3. If the BI file needs to grow by one BI cluster, all forward processing stops during the cluster’s grow-and-format process. If your BI cluster size is 64 MB, and your unbuffered disk throughput is 9.6 MB/sec, then it is going to take 6-7 seconds to create that new BI cluster, during which time no changes can be made to the database!

A throughput of less than 10 MB/sec is pretty bad, and will likely affect the business during write-intensive processes. During this incident, unbuffered write throughput registered as low as 500 KB/sec. Yes, you read that correctly: HALF a MB per second. Writing a single 16 KB AI or BI buffer to disk took over 30 ms, and formatting a 64 MB BI cluster would have wreaked havoc for 128 seconds.

File system cache vs buffered and unbuffered IO

Regular file system writes always pass through the file system cache.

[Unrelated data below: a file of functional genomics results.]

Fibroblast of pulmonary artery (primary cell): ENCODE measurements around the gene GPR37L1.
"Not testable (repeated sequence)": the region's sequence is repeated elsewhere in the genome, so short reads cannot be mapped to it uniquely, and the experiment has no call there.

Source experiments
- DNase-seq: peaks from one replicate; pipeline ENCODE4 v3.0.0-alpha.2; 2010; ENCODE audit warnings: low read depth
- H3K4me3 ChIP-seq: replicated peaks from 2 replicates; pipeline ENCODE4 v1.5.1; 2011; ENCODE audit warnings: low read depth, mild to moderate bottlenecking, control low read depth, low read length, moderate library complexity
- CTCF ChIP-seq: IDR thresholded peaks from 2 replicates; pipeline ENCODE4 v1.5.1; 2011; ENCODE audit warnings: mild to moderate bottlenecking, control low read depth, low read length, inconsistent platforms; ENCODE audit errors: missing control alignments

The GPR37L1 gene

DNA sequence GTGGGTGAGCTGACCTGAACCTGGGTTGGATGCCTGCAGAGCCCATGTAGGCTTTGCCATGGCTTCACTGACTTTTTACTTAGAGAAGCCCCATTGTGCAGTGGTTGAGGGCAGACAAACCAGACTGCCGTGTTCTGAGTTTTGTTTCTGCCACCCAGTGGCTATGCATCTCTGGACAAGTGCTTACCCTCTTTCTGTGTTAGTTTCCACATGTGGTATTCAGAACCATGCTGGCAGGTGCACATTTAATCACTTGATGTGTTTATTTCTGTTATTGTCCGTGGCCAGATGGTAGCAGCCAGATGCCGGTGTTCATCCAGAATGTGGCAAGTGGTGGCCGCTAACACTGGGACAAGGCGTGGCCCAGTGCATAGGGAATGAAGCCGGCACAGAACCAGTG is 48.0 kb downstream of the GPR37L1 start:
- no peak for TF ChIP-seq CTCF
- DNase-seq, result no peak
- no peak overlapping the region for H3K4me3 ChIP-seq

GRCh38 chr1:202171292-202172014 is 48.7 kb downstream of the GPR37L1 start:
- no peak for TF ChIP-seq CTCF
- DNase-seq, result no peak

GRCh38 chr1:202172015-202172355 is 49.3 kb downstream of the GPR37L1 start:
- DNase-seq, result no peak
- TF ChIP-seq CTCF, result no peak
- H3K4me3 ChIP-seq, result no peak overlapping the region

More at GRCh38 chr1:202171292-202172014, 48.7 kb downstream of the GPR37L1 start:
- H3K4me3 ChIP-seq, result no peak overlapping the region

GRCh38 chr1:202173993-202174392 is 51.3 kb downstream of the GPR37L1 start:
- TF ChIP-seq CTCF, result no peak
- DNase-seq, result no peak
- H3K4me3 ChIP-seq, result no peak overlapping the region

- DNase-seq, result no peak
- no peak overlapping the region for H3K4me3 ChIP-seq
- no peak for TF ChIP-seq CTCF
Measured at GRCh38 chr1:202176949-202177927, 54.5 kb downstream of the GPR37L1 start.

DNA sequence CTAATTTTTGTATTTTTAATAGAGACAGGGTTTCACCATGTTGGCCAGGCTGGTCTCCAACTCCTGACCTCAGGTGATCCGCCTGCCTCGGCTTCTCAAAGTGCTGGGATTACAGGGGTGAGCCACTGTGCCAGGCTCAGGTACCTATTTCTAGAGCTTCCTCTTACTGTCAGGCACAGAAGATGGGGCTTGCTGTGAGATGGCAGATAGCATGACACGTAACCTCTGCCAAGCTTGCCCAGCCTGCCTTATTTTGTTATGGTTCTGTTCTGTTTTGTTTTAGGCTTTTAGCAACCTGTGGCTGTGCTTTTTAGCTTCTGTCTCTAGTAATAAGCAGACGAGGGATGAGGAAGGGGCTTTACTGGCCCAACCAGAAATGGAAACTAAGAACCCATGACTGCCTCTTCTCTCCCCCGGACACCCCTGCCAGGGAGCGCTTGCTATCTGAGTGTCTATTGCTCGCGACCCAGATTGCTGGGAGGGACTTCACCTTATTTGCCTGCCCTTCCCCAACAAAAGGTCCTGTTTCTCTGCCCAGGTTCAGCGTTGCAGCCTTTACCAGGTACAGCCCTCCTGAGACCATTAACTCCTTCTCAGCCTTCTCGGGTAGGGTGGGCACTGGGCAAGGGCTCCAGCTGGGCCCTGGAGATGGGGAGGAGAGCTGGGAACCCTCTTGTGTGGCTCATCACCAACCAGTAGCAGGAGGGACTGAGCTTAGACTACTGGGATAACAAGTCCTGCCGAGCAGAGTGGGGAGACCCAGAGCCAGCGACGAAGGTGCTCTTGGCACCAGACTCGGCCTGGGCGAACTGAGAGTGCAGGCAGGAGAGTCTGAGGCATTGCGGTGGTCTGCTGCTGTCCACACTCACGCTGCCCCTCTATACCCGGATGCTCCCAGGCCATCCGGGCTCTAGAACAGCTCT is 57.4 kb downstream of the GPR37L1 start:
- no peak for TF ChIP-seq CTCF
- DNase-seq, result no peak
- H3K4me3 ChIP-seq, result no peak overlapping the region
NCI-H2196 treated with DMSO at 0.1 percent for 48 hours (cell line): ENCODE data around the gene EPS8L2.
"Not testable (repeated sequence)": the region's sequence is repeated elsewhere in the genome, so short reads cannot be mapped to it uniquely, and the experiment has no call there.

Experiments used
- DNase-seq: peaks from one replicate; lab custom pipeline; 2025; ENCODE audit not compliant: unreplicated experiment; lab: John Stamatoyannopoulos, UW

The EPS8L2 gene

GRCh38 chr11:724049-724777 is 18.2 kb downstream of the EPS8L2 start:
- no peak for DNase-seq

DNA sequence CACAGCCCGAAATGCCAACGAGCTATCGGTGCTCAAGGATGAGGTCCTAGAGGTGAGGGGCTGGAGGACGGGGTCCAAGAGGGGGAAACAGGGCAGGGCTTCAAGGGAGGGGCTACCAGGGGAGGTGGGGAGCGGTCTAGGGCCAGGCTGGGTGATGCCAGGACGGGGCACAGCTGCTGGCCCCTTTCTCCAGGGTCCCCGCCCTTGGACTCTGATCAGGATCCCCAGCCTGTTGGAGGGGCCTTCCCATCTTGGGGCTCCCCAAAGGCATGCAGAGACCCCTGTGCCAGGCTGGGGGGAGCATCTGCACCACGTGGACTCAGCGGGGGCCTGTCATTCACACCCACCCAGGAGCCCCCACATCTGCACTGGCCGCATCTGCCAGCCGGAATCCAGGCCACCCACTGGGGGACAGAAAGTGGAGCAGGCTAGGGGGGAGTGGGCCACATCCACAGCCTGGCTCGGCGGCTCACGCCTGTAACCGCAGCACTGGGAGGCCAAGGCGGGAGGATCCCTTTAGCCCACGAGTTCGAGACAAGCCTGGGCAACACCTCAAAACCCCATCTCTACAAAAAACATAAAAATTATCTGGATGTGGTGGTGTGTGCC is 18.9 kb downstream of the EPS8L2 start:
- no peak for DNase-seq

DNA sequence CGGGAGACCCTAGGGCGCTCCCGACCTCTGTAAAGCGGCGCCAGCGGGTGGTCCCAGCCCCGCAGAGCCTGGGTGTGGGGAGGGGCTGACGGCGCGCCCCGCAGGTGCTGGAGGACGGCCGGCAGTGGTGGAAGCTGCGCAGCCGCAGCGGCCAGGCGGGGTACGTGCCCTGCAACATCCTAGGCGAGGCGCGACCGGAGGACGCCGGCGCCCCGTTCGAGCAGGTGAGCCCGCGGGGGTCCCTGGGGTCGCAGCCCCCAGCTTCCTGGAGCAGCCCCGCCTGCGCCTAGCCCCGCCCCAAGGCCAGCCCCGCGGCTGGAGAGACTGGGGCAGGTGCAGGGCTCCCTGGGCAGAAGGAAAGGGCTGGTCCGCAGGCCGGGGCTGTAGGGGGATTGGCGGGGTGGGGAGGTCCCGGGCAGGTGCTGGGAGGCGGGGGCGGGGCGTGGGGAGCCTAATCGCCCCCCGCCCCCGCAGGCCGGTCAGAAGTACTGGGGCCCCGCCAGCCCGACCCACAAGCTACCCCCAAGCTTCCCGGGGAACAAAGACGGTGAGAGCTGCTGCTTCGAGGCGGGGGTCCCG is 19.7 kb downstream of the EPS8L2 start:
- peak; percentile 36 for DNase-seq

*Buffered* writes might remain in the FS cache for some time, until the operating system decides to write the changes to disk.
*Unbuffered* writes to the FS cache are immediately sync’d to disk, and the writing process typically blocks and waits for the write to finish.
Want to learn more? Read this KB entry on AI/BI and WAL.

 

The random reads metric measures how fast an OpenEdge process can read a random database block from disk. Disk vendors tend to brag about how fast they can stream data in large, contiguous chunks, but transactional applications do not read data this way. We expect to see values in the single-digit milliseconds or faster, but in the above graph you can clearly see a data point above 60 ms.

Correlate correlate correlate

ProTop collects over a thousand different metrics and optionally uploads them to our cloud servers, making it easy to look for patterns. In this case, CPUs were mostly idle, though we did see some spikes in raw disk IO:

 

I also checked the other databases on this server, and none seemed to be doing anything particularly interesting.

This sounds familiar…

Exactly one month ago the same thing happened:

At that time, we also suspected a SAN issue, and the storage administrators opened a support request with the SAN vendor. Clearly, no action was taken.

Keep digging